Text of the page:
By gun standards, the SKS is relatively cheap. You can even buy a box of 10 with cleaning kits for about $4,000. And used or yard-sale models are even cheaper. According to gun dealers, the best of the bunch come from from Eastern Europe.

Because of their technically obsolete status, you can purchase an SKS if you have a $30, three-year Curio and Relic (C&R) license from the ATF. And it's only one of many "curios" available, including such classics as the 9-millimeter Browning High Power, Lugers and some Colt .45s.

One gun dealer said a client had a Thompson submachine gun delivered, the gun made famous by the St. Valentine's Day Massacre. The gun was modified to fire only semi-automatic, meaning one shot is fired with each squeeze of the trigger, so as not to violate federal law.

The big advantage of a C&R -- these aging guns are legal for interstate transport and sale. Buyers are deemed by the ATF to be a "collector."

Some states place additional restrictions on those applying for a C&R license. For example, Illinois requires applicants to have a Firearm Owners Identification (FOID) card, which entails a background check, no felony convictions and no mental illness. But for the average applicant it takes only 15 minutes to apply for the license, according to one website in the state.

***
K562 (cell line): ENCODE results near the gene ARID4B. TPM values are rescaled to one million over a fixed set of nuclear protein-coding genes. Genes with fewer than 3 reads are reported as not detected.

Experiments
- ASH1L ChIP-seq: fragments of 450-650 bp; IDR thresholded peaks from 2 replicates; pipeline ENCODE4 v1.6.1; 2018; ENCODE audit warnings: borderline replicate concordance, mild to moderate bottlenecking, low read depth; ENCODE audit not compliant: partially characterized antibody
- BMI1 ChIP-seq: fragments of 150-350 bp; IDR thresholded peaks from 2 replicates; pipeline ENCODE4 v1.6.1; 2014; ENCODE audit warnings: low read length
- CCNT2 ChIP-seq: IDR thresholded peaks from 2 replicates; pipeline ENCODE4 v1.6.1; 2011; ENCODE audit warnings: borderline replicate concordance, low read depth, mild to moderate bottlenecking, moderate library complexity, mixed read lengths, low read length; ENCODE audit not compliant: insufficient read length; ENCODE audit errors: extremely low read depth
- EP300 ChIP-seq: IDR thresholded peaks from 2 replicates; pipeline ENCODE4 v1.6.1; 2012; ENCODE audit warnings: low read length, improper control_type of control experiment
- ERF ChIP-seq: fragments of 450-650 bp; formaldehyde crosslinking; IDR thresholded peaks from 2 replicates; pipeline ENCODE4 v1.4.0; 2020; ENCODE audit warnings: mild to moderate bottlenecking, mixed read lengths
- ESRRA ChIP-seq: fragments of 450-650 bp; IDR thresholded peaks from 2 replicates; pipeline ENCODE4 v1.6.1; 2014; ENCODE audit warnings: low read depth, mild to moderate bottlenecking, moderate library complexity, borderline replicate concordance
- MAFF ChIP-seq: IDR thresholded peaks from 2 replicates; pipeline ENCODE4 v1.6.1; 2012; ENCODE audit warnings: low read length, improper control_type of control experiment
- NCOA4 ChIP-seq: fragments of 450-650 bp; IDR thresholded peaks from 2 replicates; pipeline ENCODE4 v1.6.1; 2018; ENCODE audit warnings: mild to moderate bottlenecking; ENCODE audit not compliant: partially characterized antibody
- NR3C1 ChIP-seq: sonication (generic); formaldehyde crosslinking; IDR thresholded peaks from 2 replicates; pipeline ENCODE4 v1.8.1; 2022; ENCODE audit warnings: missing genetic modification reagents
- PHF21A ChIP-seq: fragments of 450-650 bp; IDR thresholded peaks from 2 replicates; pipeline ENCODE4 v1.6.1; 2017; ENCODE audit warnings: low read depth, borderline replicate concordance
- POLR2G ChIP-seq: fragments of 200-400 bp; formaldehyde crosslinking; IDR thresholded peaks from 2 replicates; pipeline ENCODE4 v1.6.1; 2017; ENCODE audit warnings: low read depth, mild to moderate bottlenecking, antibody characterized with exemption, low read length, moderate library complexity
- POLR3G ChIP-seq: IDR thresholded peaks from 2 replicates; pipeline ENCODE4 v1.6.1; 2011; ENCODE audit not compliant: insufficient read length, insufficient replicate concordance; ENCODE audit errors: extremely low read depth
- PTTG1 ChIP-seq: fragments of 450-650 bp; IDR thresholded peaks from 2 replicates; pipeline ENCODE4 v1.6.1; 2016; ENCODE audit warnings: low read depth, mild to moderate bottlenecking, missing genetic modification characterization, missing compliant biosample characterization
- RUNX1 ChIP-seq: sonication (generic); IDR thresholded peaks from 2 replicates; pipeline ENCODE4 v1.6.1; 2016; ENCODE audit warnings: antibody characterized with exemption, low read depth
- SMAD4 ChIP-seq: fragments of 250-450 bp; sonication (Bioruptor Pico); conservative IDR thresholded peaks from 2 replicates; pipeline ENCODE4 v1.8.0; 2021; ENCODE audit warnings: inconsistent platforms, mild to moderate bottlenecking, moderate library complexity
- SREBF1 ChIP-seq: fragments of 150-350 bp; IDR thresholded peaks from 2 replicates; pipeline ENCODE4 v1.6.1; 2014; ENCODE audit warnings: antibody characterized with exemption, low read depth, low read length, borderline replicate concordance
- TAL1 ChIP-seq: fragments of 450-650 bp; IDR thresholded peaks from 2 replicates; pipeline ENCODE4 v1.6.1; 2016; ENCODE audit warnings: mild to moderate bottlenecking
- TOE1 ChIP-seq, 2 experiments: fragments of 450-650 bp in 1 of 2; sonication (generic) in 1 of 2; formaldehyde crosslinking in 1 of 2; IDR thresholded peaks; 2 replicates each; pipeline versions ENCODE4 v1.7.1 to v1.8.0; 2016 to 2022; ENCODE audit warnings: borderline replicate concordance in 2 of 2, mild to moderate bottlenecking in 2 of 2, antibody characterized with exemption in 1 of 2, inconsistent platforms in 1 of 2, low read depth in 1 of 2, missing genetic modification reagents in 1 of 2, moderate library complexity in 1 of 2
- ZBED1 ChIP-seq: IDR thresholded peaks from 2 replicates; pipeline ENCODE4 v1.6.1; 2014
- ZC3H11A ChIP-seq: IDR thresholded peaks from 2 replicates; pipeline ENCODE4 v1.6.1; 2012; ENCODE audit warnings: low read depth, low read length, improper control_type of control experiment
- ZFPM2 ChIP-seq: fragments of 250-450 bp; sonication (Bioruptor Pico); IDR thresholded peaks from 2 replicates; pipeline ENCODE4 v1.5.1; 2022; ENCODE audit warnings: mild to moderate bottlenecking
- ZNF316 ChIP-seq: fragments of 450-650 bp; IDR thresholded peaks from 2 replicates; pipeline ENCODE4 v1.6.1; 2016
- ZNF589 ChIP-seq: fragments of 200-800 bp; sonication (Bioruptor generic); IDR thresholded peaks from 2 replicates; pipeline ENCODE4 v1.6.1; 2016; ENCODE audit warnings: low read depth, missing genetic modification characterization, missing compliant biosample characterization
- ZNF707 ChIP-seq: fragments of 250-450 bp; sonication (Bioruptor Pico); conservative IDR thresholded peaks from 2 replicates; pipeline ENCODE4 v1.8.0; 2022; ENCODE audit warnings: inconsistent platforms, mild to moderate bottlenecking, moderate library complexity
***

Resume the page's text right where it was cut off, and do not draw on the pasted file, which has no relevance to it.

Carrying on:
Obtaining a C&R license in other states can be trickier. Firearms advocates consider New Jersey "gun unfriendly," for example, so an application for a C&R is referred to the state police, who then pass it along to the municipality. Local officials may reject it or treat it as a traditional Federal Firearms License, which requires multiple approvals and permitting.

In contrast, neighboring Pennsylvania is considered an easy state to get a C&R. Residents can get an SKS or other weapon delivered to their home, gun dealers said. Other "right to carry" states are equally liberal.

I was at a gun range once when I heard and saw an SKS fired -- accurately -- at 100 yards. An older man in a neighboring booth came over and said he always jumped when he heard the sound of the 7.62x39 round go off. He had been in Vietnam.

  • Ed Leefeldt

    Ed Leefeldt is an award-winning investigative and business journalist who has worked for Reuters, Bloomberg and Dow Jones, and contributed to the Wall Street Journal and the New York Times. He is also the author of The Woman Who Rode the Wind, a novel about early flight.